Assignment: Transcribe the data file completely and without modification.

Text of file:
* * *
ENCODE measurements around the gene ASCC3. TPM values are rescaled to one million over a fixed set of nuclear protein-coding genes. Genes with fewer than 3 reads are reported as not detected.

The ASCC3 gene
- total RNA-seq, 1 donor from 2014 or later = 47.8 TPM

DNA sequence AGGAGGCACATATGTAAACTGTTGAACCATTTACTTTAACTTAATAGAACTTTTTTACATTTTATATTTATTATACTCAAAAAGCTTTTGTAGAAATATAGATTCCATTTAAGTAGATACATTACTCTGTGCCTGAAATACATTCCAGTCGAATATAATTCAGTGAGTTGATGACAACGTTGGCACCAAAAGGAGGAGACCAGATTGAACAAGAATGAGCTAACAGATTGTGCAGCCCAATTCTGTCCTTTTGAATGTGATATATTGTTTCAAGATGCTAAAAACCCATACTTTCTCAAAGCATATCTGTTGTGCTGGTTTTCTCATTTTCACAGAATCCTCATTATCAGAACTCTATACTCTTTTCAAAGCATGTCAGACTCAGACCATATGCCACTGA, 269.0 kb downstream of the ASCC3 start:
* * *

ENCODE measurements around the gene ASCC3. TPM values are rescaled to one million over a fixed set of nuclear protein-coding genes. Genes with fewer than 3 reads are reported as not detected.

The ASCC3 gene
- total RNA-seq, 1 donor from 2014 or later = 47.8 TPM

DNA sequence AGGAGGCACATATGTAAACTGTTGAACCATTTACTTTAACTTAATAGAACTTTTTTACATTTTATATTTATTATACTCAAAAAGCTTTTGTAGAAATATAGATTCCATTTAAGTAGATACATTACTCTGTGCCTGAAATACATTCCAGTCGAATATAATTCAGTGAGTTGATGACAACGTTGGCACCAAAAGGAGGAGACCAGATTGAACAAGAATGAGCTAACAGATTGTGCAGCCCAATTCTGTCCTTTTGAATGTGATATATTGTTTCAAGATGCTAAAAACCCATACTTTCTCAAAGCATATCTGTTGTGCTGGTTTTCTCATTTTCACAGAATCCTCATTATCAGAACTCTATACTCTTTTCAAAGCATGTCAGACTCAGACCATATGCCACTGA, 269.0 kb downstream of the ASCC3 start: